“You actually consider pro wrestling a sport?”…”Are professional wrestlers really athletes?”…”You know pro wrestling is fake, right?”
These are just a few examples of questions I get when I share the fact that I am a fan of professional wrestling. Yes, I consider pro wrestling a sport; yes, professional wrestlers are athletes; but no, I do not consider wrestling to be fake, it is choreographed and scripted. If it were fake there would be no injuries, there would be no passion, and I could never love anything for 20 years if it were fake.
It was in March of 1998, the night after WrestleMania 14. My brother was watching Raw is War on the television in the living room. A guy with long blond hair and a leather jacket was on the screen and it caught my eye.
All of a sudden I quit playing with my Hot Wheels and became glued to the TV. At the time I did not know what he was talking about but he kept bringing up a ball and how when you’re in trouble you look to friends to help you out. Music started playing and out walked another guy who was also wearing a leather jacket but had dark black hair. I distinctly remember my brother Tyler getting very excited about this other guy. When I asked him who it was he said, “That’s the 1-2-3 Kid!”
Apparently, my brother had been a big fan of Sean Waltman, known as the “1-2-3 Kid” in the World Wrestling Federation during the early 90’s before he departed for the WCW. The two guys then started to hug and it was clear to me they must have been best friends or perhaps even brothers as far as I knew. If my brother was such a big fan of the “1-2-3 Kid”, then I wanted to be a fan of the blond haired guy. Little did I know at that moment I had started a love affair that is approaching its 20 year anniversary. A love affair that would spark a passion inside of me that burns even brighter today.
For those of you who are still wondering, I am referring to the night that the blond haired guy, known much better as Triple H, and the “1-2-3 Kid” who had begun to go by the name X-Pac, started a new version of the faction D-Generation X. Ever since that hug and seeing my brother’s reaction to X-Pac, I was Triple H’s biggest fan going forward. I continued watching the rest of Raw that night with my brother but the rest is a blur. Over the years as I grew older I engulfed myself in everything WWF, known now as WWE.
I started asking for action figures during trips to stores, I wanted to get wrestling movies now instead of cartoons, and I started watching Raw is War every Monday night at 8:00 on the dot. The storytelling and larger-than-life characters that were the center point of the stories drew me in closer and closer every time I watched. I was lucky enough to begin watching during the rise of Stone Cold Steve Austin and his feud with Mr. McMahon. Characters like The Rock, Kane, and of course The Undertaker were like nothing I had ever seen before but none of them compared to coolness and intensity of Triple H.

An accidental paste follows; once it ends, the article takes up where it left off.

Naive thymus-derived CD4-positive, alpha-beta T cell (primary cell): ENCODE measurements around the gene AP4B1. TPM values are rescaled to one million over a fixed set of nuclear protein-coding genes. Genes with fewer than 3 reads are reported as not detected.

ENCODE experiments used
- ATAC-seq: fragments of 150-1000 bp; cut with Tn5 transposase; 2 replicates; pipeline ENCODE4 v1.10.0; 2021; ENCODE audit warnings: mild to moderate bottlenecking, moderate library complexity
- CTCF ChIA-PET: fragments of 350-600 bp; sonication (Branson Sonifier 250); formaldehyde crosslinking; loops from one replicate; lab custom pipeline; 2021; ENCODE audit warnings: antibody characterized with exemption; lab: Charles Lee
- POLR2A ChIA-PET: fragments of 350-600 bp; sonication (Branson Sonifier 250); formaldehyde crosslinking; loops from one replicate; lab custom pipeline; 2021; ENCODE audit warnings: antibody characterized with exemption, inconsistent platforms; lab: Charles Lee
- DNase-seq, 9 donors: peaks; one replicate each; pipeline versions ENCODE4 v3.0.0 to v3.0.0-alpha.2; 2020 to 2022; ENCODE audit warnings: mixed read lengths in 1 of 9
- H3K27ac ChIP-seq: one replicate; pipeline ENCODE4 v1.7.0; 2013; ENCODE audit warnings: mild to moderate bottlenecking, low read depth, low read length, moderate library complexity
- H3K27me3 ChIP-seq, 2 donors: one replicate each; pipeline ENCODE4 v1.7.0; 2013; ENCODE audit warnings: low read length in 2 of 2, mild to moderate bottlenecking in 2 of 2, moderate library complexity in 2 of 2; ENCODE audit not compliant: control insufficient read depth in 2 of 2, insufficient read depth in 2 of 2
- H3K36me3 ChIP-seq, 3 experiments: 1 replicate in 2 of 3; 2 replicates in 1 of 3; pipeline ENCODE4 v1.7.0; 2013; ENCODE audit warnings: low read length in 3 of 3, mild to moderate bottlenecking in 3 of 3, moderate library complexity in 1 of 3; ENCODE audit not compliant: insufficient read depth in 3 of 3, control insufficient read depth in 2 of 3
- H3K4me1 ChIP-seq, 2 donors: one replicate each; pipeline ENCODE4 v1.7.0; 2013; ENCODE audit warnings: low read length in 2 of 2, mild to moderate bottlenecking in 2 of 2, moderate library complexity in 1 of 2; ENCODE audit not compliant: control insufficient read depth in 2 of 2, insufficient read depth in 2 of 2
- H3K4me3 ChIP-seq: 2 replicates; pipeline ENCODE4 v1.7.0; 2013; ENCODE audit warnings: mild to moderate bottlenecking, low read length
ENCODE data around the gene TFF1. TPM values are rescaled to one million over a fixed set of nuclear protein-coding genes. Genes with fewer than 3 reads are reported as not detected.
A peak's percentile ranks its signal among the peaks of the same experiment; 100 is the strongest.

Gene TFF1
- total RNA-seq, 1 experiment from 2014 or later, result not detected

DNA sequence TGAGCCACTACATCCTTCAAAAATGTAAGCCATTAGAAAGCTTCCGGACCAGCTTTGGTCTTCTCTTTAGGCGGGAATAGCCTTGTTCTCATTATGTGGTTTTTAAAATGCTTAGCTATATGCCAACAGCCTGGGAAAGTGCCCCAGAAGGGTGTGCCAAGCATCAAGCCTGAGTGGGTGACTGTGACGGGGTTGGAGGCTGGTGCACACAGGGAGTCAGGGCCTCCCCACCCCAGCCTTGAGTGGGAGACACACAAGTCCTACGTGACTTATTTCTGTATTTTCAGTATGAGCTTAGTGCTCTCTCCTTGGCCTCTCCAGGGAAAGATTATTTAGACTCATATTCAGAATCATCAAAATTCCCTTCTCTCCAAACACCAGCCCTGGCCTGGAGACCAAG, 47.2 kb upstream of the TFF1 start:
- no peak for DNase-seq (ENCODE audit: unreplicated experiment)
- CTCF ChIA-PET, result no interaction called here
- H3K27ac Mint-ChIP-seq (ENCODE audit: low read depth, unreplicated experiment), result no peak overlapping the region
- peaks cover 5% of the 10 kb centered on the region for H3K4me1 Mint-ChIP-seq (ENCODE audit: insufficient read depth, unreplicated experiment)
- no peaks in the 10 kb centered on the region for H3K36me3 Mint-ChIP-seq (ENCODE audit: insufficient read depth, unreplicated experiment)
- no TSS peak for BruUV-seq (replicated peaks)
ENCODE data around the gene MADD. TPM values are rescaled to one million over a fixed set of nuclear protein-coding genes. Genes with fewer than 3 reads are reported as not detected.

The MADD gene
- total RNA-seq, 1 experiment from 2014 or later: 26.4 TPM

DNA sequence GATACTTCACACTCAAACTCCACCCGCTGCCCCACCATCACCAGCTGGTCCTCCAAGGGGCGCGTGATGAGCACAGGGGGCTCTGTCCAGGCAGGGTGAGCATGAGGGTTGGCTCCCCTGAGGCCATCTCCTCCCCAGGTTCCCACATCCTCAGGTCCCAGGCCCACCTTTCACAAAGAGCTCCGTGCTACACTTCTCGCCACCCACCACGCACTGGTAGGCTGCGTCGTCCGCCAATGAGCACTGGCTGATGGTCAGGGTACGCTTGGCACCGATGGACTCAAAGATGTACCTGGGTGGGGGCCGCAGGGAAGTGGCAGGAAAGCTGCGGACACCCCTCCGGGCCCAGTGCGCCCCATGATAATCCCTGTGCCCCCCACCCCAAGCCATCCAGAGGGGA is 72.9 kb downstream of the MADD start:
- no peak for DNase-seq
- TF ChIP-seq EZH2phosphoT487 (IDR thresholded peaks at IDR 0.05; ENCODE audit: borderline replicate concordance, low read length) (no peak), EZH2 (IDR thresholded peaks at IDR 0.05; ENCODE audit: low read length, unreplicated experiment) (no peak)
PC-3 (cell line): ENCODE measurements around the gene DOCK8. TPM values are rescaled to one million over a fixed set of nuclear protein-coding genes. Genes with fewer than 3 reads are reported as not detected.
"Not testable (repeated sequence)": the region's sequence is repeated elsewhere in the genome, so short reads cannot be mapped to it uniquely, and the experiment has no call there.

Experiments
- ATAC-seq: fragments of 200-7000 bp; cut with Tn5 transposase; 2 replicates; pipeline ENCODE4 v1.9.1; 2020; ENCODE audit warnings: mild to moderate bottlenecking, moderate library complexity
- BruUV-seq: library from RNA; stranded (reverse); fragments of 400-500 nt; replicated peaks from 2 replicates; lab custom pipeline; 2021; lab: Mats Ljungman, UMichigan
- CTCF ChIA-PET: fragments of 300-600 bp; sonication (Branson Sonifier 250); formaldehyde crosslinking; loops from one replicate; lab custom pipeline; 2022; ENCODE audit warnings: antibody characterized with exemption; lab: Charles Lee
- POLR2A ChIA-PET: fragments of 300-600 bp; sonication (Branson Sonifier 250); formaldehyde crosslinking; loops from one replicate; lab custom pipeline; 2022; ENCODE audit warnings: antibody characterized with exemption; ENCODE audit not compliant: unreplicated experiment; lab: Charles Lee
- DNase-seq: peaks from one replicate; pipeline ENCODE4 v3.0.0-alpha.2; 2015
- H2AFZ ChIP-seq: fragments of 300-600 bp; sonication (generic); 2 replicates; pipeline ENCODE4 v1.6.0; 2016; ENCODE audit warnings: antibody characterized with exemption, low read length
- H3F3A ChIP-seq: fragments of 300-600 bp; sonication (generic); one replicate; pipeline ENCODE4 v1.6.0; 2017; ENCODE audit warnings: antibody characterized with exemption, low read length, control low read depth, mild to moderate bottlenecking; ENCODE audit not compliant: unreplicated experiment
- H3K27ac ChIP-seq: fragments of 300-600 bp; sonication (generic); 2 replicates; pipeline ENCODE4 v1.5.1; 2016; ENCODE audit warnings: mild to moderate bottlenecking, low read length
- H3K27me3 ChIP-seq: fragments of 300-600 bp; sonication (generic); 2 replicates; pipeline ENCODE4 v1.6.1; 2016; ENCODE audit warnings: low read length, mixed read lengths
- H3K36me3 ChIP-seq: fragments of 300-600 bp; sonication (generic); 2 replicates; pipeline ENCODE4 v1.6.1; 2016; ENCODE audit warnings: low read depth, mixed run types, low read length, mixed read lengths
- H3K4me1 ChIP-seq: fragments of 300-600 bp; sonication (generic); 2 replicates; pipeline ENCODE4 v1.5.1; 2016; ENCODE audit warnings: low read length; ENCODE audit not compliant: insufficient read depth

Wrestling was always there for me. Every single Monday night and eventually every Thursday and Sunday nights too. When my parents were going through their divorce I had WWE wrestling that I could escape to. When my older brothers moved away from home and I essentially became an only child, I had WWE wrestling to keep me company. When my mom and I moved around while I was younger I had WWE wrestling to be my constant. Right before I moved to California I was able to attend a Monday Night Raw with my father. When my brother died in July of 2016 I had the memories of attending a live WWE event with him ten years prior to his passing.
Today, I can look at my collection of wrestling figures and think of a simpler time when all I had to worry about was how McMahon would screw Austin on Monday, or who would win the Royal Rumble, or when Triple H would get his WWE Championship back. I can also look at my trio of Ultimate Warrior figures. One that is a new Mattel model, one that is a retro model still in the packaging, and the most important being one of the original Hasbro models that belonged to my late brother Tyson, who was a wrestling fan in his own right.
So to me, professional wrestling can never be fake and I hope none of you ever consider it fake. Yes the matches are scripted and the moves are choreographed but these athletes spend most of their time on the road to entertain us. Sports entertainment is their passion and it is what drives them which is why fans are so passionate. WWE Superstars at one point or another were just fans who watched a moment unfolding on TV and fell in love and were blessed enough to make it their livelihood.
I have had a wonderful 20 years of interaction with pro wrestling and it has been there for me every step of the way. Even when I didn’t have time to watch every Raw or every Pay-Per-View because of sports or girls, it was there waiting for me when I was ready to be engulfed again. I look at a wrestling match today and I see art. Every match starts with a blank canvas and a lot of the time it comes out as a kindergarten finger painting but then you get that rare Picasso that you can get lost in and leaves you wanting more and more. Nonetheless, both are still artwork and you have to appreciate the effort and risk it took to put that on display for the world to see and critique. Pro wrestling is my passion and I look forward to at least 50 more years being a fan.